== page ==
Population, reproduction and the environment: a thoughtful discussion…

This is the first time I’ve ever seen/read/heard such a peaceful, thoughtful and nuanced discussion of the important issues of the environmental impact of human population and the ethics of having children in relation to this impact. Every other time I’ve read an article or heard people discussing it, it seems that most people take extreme views, one way or another, and aren’t actually interested in thinking about the very complicated and varied opinions involved in this issue. Most people seem to have their minds made up and aren’t interested in changing their thinking at all, no matter what anyone else has to say. It was SO refreshing and extremely thought provoking reading this blog post, and for the FIRST TIME EVER, actually reading the comments people made without becoming infuriated by people’s close-minded or judgemental statements.

I think this is a discussion that every one of us should be involved in, and preferably, with a compassionate and open mind. There is no doubt that the environment is effected in huge ways by human activity, consumption and waste production, etc. and I question the sanity of anyone who denies this fact. I am not completely convinced that population is the number-one problem, but I do think that the way we humans consume the earth’s finite resources and our failure to realize the actual impact of our consumption on the planet are having and will continue to have devastating consequences for all of us living now, as well as future generations.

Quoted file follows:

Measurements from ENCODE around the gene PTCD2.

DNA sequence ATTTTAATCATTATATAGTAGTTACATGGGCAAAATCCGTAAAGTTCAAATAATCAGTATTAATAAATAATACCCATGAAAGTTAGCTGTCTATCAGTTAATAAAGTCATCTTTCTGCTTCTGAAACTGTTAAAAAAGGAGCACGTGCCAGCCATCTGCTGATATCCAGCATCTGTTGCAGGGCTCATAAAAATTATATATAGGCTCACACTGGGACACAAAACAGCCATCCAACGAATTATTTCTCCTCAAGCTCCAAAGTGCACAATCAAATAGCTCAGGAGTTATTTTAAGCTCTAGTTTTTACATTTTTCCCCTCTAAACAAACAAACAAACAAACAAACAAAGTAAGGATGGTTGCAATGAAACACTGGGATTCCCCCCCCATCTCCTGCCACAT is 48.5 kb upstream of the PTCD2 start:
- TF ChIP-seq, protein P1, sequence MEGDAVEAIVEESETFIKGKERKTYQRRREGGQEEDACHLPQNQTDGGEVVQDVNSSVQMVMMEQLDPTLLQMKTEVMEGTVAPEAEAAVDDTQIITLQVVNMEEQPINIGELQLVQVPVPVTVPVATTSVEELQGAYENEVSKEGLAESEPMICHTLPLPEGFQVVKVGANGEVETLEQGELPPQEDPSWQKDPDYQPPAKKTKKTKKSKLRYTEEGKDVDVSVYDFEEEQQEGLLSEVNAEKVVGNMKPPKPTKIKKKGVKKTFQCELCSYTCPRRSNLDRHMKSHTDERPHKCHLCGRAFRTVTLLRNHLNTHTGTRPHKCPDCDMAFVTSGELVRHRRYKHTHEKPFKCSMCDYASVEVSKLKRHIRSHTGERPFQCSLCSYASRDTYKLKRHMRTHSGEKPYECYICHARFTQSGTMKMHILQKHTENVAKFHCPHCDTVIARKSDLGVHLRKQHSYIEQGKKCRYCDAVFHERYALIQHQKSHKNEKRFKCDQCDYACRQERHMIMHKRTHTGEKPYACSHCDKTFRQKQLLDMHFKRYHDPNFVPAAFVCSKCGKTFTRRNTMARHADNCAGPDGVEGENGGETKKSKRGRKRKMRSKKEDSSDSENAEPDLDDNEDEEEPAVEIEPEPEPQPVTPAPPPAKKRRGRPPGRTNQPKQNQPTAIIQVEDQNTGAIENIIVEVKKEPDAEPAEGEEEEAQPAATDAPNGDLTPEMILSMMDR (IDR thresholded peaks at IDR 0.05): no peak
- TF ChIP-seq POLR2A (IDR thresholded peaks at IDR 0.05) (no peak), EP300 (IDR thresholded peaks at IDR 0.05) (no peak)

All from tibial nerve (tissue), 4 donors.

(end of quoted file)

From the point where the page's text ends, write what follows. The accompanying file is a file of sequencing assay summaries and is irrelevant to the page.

One reason I don’t feel quite as concerned about population growth as the top environmental concern, is that as countries become more developed, with better education and greater wealth, etc., population growth stabilizes or birth rates actually fall. This has happened in the West (as you can pretty much see demonstrated by any Western European country), and is happening as countries around the world become more developed and affluent. I think consumption is a far greater worry, because as countries become richer, they follow the lead of the West and consume more, create more waste and pollution, and so much of cultural and societal identity becomes caught up in this dynamic. The number of people might not be the top problem, but our ravenous devouring of energy, natural resources and products is definitely a HUGE problem.

Anyway, I’m no expert on these issues, but I think they’re definitely worth considering. I am obviously choosing to have a child, and am very happy and excited about it. However, I think it is important to try to be as responsible as possible when choosing to have children, taking into account the potential environmental costs involved. I am starting to think about how to be as ‘green’ as possible in all of this; breastfeeding, using cloth diapers, hopefully avoiding the excess of plastic toys and all that. Plus, I really hope to continue simplifying my own life, living more environmentally consciously and by example teach my future child to be a responsible person who cares about all life on this planet. Having said all that, I equally respect people who have decided not to have children, for environmental or other reasons. I certainly appreciate hearing people’s different opinions on the issue because it makes me think more and be more deliberate in my own actions and lifestyle choices.

So, I will be researching ways to give Baby the greenest babyhood we can and see what I come up with. As with everything, it’s all about taking one step at a time, and gradually making these important changes, because every little bit does count. And I definitely suggest checking out this post by Beth Terry over at My Plastic-free Life- I’m An Environmentalist and I’m Not Having Kids.

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